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Felon Friendly

John W. Pinkerton


Facebook just keeps on giving.

My wife, Linda, pointed out a post on a local group page for Somerville…we have several.

A lady posted the following: “I'm looking for a felon friendly rental property.”

She must have changed her mind about the “rental” part---perhaps because of a fellow who advised her to purchase rather than rent.  She added in a second post: “I'm looking for a couple of acres with a mobile home.  Does anyone know of anything?  Purchase, not rent.”

In response one fellow posted, “In Somerville?  Can you even live in Somerville if you have a clean record?”

Another respondent posted, “Never heard of that one before but that's funny.”

A “kind” soul posted, “Excuse the rude people.  Some people's mothers never taught them how to act kind.”

I found this post colorful, “Try Freedom Ranch at PR57.  The place is full of felons and the leader is a convicted pedophile.”  This one got a response, “Wow.  Sounds so warm and inviting,” and “Yeah---real Norman Rockwell atmosphere---NOT.”

Another “kind” soul posted, “Just because someone had a felony does not automatically mean an evil person.  Everyone has broken the law in some form or the other…they just didn't get caught.  Maybe you seen Con Air one too many times.”

Here is another, “Not all felons are created equal.  So an embezzler of some cash from the PTA felon or fed the bodies of his/her victims through a wood chipper felon.”

Then someone gave some sage advice, “If you could buy this house, little as 6 to $10,000 down, your mortgage would be less than any rental; then after a year, you could sell it for more than you bought it for and get your down payment back as well.  It might be a stretch but it's a wealth growth plan.”

I like this post, “All felons are accepted in Summerville (spelling).  I love that place.  Everyone is just overall kind.”

I'm really undecided if I should laugh or cry.  What seems odd to me is that the person who made the post might as well hang a sign around her neck saying, “I'm a felon.”

I checked to see what percentage of the US population are felons: it turns out as of 2010 it was 8%.  I'm relatively sure that the numbers haven't gone down in the last decade.

In case you're interested in what is a felonious crime, the different classifications of felonies, and the accompanying penalties, see the following:

First Degree Felonies

οConfinement for life or from five to ninety-nine years and a possible fine not to exceed $10,000

οPossibility of community supervision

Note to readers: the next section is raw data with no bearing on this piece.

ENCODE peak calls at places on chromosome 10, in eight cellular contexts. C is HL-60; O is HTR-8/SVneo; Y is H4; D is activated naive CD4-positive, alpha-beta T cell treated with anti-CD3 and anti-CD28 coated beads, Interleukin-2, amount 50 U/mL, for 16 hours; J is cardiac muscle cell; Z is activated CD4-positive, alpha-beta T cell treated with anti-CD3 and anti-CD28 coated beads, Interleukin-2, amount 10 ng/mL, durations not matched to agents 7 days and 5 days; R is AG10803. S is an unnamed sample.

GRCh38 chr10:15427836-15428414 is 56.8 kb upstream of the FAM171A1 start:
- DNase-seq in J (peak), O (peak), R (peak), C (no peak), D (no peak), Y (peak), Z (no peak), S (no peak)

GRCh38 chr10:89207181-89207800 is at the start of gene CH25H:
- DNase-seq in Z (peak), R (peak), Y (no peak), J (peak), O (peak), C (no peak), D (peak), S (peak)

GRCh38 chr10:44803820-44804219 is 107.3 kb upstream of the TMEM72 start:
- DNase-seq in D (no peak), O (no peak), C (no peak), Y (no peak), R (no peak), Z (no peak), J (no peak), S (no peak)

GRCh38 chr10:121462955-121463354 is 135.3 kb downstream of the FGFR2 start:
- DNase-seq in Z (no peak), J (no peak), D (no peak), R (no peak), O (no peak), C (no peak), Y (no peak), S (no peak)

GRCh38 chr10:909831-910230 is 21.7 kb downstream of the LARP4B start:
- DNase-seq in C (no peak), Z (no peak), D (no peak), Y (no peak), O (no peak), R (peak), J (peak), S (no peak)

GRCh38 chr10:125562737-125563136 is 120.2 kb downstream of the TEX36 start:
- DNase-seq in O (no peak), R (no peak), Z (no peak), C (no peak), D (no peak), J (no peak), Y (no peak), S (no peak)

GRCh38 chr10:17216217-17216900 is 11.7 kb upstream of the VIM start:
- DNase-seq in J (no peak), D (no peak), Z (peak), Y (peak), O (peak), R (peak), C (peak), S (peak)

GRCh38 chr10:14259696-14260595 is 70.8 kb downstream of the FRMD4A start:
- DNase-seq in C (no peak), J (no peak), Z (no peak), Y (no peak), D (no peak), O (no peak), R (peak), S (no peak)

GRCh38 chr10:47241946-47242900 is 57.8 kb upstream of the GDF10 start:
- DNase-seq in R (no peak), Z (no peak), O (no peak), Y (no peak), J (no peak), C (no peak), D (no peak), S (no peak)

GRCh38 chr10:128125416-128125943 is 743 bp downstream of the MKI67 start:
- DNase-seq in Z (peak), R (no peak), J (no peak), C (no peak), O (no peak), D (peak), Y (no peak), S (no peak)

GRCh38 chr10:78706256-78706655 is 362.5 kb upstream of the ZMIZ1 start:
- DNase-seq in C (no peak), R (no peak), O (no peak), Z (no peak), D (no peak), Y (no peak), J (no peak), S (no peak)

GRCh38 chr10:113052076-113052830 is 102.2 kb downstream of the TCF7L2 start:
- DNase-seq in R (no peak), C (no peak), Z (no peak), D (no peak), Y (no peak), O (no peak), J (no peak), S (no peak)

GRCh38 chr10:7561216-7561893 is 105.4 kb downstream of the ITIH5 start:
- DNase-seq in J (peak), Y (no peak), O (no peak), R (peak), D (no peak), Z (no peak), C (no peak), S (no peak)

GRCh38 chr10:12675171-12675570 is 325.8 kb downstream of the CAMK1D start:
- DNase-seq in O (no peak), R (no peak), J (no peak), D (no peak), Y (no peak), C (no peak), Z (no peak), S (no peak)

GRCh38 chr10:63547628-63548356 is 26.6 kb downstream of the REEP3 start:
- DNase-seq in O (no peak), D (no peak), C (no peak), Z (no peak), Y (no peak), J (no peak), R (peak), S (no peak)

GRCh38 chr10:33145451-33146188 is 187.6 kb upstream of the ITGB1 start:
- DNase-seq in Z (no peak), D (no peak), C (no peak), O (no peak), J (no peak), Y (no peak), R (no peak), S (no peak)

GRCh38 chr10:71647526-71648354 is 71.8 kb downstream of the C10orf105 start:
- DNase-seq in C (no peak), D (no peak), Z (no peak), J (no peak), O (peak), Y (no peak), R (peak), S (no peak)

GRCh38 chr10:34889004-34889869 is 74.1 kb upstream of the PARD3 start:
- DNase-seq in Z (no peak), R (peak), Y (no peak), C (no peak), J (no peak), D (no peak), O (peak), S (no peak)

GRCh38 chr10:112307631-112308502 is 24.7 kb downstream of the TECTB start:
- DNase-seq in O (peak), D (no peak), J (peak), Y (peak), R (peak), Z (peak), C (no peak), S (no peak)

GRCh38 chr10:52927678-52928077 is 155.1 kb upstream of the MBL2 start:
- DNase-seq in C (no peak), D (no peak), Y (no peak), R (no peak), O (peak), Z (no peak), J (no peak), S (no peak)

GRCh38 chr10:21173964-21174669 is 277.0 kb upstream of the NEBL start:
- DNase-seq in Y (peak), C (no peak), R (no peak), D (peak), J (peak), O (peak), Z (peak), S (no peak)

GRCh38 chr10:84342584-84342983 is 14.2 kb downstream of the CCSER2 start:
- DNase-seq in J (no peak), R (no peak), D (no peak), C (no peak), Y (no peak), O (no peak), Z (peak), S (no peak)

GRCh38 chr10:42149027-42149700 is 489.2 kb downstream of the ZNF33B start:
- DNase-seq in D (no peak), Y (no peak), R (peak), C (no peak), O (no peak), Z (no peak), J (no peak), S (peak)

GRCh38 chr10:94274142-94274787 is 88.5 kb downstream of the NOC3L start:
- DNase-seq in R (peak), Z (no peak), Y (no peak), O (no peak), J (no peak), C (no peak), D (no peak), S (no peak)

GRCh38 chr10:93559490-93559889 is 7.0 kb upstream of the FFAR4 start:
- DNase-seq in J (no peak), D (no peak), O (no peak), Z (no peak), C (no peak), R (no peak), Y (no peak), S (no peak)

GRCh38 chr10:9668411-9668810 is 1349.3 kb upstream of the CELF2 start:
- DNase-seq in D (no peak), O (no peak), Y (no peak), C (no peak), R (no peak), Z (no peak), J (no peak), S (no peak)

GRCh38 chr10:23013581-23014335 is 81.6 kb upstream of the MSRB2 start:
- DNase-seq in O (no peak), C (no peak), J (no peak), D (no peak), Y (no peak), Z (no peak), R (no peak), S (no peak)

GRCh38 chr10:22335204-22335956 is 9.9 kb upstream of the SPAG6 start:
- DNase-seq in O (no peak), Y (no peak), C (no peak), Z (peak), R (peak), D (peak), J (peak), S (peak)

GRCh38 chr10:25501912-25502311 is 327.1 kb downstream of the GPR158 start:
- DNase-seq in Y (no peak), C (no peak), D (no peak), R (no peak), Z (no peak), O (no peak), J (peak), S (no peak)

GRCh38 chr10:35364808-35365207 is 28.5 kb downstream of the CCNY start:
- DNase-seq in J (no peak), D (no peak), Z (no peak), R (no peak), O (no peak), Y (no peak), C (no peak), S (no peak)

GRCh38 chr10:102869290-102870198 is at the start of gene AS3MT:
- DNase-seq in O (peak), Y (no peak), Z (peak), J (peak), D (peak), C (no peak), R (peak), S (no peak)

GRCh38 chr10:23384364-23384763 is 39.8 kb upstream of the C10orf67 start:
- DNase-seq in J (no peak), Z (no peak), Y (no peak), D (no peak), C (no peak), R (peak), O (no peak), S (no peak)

οAggravated assault of public servant

οAggravated kidnapping

οAggravated robbery

οAggravated sexual assault

οAttempted capital murder

οArson of habitation

οBurglary of a habitation with intent to commit or commission of a felony

οCausing serious bodily injury to child, senior citizen, or disabled person

οEscape from custody (if serious bodily injury occurs)


οSolicitation of capital murder

οTrafficking of persons under the age of fourteen

Second Degree Felonies

οTwo to twenty years in prison and possible fine not to exceed $10,000

οPossibility of community supervision


οAggravated assault




οEvading arrest (and death of another occurs)

οImproper relationship between educator and student

οIndecent contact with a child

οIntoxication manslaughter


οOnline solicitation of a minor under fourteen

οPossession of fifty to 2000 pounds of marijuana


οSexual assault

οStalking---second offense

οTrafficking of persons

Third Degree Felonies

οTwo to ten years in prison and possible fine not to exceed $10,000

οPossibility of community supervision


οAggravated perjury

οBail jumping of a felony arrest

οDeadly conduct with a firearm

οEscape from felony custody

οIndecent exposure to a child

οIntoxication assault

οPossession of a firearm by a felon



οDWI (third offense)

οTampering with evidence

οViolation of protective order (third offense)

State Jail Felonies

ο180 days to two years in a state jail and possible fine not to exceed $10,000

οPossibility of community supervision

οPossibility of punishment as Class A misdemeanor


οBurglary of a building

οCoercing a minor to join a gang by threatening violence

οCredit card abuse

οCriminally negligent homicide

οCriminal nonsupport

οCruelty to animals

οDWI with child passenger

οEvading arrest in a vehicle

οFalse alarm or report

οForgery of a check

οFraudulent use or possession of identifying information

οWhite collar fraud getting a hard money loan

οImproper photography or visual recording

οInterference of child custody

οPossession of less than one gram of a controlled substance

οTheft of something valued between $1500 and $20,000

οUnauthorized use of a vehicle

Now, I can understand folks who have rental property not wanting to rent to felons.  As for purchasing property, I suspect that is not a problem.  If you have the money, they will negotiate.

As for Somerville being a “kind” community---yeah, that's probably correct.